The people who influenced the decision to have the railroad go through the Salinas Valley were responsible for putting Salinas, Chualar, Gonzales, and Soledad on the map, and ultimately for making Salinas the county seat of Monterey County. How did they accomplish these major feats?
They did it with shrewd political cunning, an awareness of the power of the new technology called the "iron horse," and a desire to reap economic gains for themselves and their community. They had to get the political strength to influence economic decisions such as getting Southern Pacific to run its line to the Salinas Valley instead of Monterey or Castroville.
Men such as William Vanderhurst, C.S. Abbott, George Graves, James Houston, James Bardin, and Eugene Sherwood put together a political deal to make Salinas the county seat in exchange for making San Benito a separate county. That indeed is what happened in the election of November 6, 1872. Eugene Sherwood donated land for the railroads to have a right-of-way to lay tracks in Salinas. Then David Jacks persuaded the top executives of Southern Pacific to "push their railroad southward to his Rancho Chualar. He gave land for a right-of-way, laid out a town, and guaranteed a large freight business."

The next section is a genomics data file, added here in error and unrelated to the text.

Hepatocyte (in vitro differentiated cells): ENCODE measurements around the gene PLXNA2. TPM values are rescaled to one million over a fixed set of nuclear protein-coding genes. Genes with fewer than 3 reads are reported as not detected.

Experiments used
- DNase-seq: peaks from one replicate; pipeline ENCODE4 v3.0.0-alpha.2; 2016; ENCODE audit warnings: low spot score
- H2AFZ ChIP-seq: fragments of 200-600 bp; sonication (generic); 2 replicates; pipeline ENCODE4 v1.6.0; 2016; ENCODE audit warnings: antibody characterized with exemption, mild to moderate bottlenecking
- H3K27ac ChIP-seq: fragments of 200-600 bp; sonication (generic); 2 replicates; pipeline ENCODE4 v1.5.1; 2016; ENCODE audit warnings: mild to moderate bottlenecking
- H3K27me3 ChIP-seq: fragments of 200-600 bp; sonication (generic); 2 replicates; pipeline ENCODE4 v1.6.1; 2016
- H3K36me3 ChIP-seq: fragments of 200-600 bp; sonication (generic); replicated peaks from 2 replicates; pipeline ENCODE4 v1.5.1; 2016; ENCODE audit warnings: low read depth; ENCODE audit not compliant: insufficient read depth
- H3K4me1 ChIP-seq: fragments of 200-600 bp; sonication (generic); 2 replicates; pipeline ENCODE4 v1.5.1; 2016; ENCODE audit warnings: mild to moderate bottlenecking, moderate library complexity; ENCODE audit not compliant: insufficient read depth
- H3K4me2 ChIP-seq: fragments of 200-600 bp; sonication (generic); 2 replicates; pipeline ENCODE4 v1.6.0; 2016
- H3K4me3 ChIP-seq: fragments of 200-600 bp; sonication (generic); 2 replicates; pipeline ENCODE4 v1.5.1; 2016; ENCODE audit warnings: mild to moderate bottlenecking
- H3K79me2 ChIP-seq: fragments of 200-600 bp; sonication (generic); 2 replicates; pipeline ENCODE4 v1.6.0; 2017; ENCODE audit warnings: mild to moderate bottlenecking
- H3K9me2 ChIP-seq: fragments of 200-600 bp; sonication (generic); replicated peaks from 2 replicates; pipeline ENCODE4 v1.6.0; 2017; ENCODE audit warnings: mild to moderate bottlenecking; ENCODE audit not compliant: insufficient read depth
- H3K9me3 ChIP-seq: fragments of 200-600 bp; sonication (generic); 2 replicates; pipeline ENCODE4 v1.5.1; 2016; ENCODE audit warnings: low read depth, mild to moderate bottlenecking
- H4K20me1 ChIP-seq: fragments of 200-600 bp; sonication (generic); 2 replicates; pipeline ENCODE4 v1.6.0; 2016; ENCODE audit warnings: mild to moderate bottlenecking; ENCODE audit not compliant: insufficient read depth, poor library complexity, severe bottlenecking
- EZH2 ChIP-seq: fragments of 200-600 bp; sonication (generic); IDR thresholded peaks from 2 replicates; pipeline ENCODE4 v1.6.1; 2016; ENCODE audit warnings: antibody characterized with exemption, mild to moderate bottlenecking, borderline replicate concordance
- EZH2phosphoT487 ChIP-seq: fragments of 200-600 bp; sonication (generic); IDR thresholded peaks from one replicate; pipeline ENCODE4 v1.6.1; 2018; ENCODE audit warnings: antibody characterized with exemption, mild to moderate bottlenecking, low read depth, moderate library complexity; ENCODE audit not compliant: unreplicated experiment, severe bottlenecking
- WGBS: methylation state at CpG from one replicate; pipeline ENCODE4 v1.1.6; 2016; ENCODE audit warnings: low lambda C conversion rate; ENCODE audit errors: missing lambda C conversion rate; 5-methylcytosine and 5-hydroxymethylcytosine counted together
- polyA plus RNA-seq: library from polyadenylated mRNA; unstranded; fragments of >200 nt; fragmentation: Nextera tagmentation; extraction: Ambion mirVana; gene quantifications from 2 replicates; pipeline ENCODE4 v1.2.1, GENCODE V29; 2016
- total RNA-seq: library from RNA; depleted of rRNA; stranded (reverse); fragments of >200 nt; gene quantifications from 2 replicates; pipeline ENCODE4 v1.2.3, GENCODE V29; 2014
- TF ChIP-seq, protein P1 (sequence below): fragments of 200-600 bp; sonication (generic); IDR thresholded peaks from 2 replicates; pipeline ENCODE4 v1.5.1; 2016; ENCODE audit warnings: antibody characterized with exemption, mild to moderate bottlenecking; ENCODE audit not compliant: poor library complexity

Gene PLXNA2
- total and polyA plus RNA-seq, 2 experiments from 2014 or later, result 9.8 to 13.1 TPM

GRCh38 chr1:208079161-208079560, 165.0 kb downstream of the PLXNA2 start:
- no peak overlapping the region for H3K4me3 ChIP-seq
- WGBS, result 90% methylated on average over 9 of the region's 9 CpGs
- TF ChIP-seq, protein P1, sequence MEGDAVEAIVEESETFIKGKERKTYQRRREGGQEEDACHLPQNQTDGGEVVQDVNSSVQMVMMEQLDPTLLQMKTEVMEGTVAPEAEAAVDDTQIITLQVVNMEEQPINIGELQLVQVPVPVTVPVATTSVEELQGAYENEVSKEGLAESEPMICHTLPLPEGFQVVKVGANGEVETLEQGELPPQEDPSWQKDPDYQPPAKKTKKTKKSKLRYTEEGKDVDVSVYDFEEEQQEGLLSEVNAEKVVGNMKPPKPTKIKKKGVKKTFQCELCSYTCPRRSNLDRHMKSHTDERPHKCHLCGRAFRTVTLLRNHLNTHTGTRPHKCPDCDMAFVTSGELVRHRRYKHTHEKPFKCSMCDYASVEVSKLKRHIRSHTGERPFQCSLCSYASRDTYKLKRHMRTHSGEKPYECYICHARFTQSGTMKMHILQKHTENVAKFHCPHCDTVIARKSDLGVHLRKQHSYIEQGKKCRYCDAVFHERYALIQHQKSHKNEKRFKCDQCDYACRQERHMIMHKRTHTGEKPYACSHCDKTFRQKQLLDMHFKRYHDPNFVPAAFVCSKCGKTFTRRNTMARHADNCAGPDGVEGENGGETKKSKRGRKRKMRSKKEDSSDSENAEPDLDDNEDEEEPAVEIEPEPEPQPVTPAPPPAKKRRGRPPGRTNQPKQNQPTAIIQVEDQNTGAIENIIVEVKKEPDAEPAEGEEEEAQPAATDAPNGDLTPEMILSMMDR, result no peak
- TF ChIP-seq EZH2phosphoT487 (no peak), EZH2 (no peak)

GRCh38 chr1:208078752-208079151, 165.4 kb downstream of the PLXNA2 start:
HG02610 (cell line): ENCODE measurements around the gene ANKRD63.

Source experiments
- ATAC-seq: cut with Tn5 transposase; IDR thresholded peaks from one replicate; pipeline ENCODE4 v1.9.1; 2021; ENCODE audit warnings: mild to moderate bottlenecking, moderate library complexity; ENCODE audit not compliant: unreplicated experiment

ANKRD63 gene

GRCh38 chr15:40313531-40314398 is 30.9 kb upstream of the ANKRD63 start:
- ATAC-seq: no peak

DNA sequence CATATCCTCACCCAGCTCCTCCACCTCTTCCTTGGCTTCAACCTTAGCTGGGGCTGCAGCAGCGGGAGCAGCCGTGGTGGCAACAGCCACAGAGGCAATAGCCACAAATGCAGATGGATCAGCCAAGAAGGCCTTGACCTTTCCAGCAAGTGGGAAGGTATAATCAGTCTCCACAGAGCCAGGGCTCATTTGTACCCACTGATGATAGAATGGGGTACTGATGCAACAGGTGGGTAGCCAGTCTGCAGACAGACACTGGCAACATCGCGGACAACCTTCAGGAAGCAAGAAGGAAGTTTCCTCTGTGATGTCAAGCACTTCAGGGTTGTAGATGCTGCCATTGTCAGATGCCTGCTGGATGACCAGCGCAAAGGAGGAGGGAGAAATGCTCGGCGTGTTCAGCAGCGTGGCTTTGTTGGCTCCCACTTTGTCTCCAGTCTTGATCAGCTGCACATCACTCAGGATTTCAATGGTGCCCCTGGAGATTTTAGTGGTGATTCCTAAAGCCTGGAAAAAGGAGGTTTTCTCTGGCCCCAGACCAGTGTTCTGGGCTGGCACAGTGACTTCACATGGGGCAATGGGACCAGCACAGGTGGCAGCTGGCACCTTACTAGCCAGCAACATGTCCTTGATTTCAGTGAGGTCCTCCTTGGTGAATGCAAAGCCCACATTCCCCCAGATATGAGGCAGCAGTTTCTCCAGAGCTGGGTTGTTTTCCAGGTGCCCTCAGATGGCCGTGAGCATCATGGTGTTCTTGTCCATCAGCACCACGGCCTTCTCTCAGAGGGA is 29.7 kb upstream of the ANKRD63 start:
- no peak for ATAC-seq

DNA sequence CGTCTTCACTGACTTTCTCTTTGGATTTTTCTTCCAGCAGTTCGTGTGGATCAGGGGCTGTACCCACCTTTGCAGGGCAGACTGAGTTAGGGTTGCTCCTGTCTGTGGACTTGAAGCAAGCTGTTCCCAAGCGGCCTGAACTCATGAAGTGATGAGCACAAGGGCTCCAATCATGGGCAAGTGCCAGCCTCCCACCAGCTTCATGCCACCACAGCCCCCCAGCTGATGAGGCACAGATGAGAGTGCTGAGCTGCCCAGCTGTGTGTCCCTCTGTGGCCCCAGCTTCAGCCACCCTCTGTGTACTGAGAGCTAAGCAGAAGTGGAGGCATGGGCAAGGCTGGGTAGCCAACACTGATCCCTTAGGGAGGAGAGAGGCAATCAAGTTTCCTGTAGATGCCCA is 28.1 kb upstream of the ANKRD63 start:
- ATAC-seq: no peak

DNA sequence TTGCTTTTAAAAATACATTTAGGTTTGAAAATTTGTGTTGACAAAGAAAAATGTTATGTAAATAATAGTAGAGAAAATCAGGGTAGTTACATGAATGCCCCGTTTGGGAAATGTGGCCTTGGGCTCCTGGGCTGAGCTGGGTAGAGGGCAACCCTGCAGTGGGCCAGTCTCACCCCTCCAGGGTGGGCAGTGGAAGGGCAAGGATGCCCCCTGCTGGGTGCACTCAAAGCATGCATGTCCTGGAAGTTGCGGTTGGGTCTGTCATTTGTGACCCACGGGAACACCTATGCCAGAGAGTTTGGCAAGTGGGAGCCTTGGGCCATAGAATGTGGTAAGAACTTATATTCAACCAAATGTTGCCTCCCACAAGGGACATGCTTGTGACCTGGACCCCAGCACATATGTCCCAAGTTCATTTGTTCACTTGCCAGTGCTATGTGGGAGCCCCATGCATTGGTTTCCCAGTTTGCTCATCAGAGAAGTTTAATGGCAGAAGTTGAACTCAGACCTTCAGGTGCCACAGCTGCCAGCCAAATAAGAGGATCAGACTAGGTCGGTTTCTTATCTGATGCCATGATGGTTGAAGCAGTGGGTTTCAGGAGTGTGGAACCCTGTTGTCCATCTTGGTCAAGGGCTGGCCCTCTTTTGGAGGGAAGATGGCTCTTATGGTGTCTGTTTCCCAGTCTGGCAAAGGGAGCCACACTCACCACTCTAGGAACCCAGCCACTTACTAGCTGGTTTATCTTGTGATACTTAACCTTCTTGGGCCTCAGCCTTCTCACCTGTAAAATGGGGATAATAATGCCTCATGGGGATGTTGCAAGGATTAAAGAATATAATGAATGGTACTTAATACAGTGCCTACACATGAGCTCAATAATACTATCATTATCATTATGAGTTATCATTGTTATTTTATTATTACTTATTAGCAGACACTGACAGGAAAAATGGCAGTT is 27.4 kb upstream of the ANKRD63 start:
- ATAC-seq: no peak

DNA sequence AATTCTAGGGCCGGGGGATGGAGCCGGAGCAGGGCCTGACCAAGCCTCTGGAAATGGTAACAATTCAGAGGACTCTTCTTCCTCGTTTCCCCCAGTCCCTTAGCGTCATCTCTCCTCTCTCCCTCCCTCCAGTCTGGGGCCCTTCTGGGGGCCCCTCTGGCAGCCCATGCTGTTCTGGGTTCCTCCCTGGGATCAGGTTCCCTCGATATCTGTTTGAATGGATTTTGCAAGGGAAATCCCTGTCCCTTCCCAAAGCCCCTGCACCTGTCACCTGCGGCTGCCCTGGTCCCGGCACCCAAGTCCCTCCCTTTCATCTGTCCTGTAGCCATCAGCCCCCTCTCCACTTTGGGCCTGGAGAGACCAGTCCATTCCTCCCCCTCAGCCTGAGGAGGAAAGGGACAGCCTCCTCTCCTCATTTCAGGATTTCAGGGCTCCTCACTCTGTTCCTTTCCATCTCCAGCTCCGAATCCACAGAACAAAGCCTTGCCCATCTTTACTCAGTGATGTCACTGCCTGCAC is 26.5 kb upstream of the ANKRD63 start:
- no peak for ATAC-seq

Next, Alfred and Mariano Gonzales made plans for the railroad to come to their Rancho, and they donated right-of-way land and mapped out the city of Gonzales. Next, "On December 20, 1872, the railroad reached the site Doña Catalina had selected for a town, which she named Soledad in honor of the brave padres who had founded the now abandoned mission across the river."
- Fink, Augusta, Monterey County: The Dramatic Story of Its Past (Valley Publishers, Fresno, CA, 1978).
- Johnston, Robert B., The Beginnings of Salinas: A Brief History to 1874, Second edition (Monterey County Historical Society, Salinas, CA 1977).